It is unfortunate that so early in 2016 we have to be reminded that blackface is still a thing that (white) people think is okay to do. And no, ignorance is just not an excuse anymore. Many of us live in an era of excess information with access to groups and stories that can keep us in the know. And those who don’t, are usually not the ones flaunting their ignorance for the world to behold.
Yesterday, the Internet blew up with the story of a Hungarian journalist, Boglarka Balogh, who decided to “morph” herself into various secluded African tribes in order to raise “awareness.” How did Balogh go about doing this? She used blackface and “wore” the Africanness of particular tribes as a costume. That a journalist from any country can act so callously in the modern-age, would be surprising if the extent of whiteness’ objectification, thingification, and fetishization of blackness and Africanness hasn’t proven time and again, its ability to transcend time, space, and common sense.
The site that Balogh published her “awareness,” Bored Panda, has since taken down the post. The author left the following note:
Update: Since I had no intentions to offend anyone and yet I’m not able to answer to all of you, I’ve decided to delete my post.
My intention was 100% pure with this tribal art, being a human right[s] lawyer and journalist who knows pretty much about racism and similar issues, I have never imagined that my work will annoy so many people and that I will have to explain myself. And sure, I will not do that. Keep calm and love every human.
This “Oops, sorry,” response to what I would call cultural bastardization, wherein features and facets of a culture are misconstructed for marketability, has to end. Moreover, there are ways to bring awareness to cultures different from yours that do not include revisiting racist actions and performances.
Yes, blackface is harmful, derogatory, and dehumanizing. Painting yourself black given the context of historical minstrel shows, the position of the prejudices and discrimination faced by people of the African diaspora wherever they reside, and the cultural features ascribed to specific groups that have the capacity to be appropriated when performed out of context, is not the way to participate in intercultural experiences, much less raise “awareness.”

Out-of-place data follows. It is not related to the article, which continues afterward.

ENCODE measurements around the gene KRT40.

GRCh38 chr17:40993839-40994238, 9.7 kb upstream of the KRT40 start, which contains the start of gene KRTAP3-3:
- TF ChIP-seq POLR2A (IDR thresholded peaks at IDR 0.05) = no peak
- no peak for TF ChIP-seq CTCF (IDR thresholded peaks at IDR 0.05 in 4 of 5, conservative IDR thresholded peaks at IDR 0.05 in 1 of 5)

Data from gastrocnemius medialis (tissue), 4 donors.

In the spirit of intercultural experiences – because they can be enriching, encouraging, and enlightening, the following are ways to raise awareness for “secluded African tribes” (and other groups you may want to tell a story about) that do not include blackface (or other derogatory practices):
1. Visit cultures you’re interested in, immerse yourself in their traditions, learn their history, and maybe even learn a few things in their language. See your differences and see your similarities.
2. Ask people about their world views and their concerns. Ask an intercultural communication teacher, scholar, or other knowledgeable person why these world views may differ from your own. Reflect on what you learn.
3. Share their stories from their point of view. Let them take center stage in being their own voice. Recognize that people, even those who are disenfranchised in any context, can speak for themselves.
4. With their permission, take pictures of their lives. Take pictures of the women, men, and children going to work and school, on the streets, and at play. Take pictures of them in their suffering and pain, but also take pictures of their happiness and their joy. Acknowledge the complexity of any one person and group of people – do not reduce them to a single perspective or image.
5. Show them facets of your culture. Teach them about how you communicate, the things that you think about and fear; the ways you connect, and whether they would like to connect in those ways too.
6. Find out how the people want to change their lives. Ask them if they would like to be in contact with many other groups and people in their area, or with the world as a whole. From there, learn what grassroots organizations are operating, and how you can support them.
7. Be an advocate, not a crusader, for the lives and stories of other people. Empower people, but do not overshadow them. Bring awareness to their humanity, not distractions that remind the world of your own. When you are in a position of power and privilege, the world doesn’t need a reminder of your humanity; it is fully aware.
In the final analysis, perhaps of this situation specifically, but also of how to bring “awareness,” or “assistance” to the stories of those who find themselves insignificant or marginalized or forgotten by the world, an African (Nigerian) proverb says it best: “Give me a push from my back does not mean give me a hunchback.”